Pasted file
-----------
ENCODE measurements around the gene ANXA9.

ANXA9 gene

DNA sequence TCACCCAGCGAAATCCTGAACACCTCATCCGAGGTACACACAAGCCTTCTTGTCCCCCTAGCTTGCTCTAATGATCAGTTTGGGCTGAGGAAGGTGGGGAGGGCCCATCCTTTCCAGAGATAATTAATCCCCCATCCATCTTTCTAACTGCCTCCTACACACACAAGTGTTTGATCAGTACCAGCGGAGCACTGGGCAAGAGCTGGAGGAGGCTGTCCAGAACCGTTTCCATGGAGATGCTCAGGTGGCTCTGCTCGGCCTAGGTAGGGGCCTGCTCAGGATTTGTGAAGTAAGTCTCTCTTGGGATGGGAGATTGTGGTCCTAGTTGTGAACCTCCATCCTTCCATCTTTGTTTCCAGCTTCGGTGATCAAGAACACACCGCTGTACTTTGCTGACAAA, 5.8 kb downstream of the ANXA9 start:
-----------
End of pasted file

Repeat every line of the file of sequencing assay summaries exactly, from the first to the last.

ENCODE measurements around the gene ANXA9.

ANXA9 gene

DNA sequence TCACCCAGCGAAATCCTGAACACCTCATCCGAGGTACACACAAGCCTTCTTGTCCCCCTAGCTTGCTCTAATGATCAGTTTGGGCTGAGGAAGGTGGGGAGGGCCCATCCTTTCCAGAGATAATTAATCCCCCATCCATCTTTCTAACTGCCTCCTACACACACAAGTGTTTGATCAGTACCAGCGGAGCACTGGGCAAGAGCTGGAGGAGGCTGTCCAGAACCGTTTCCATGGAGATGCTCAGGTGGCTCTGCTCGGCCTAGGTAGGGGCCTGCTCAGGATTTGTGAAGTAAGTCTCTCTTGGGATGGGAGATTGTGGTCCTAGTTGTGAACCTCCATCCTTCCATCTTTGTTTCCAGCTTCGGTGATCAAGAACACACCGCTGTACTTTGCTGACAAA, 5.8 kb downstream of the ANXA9 start: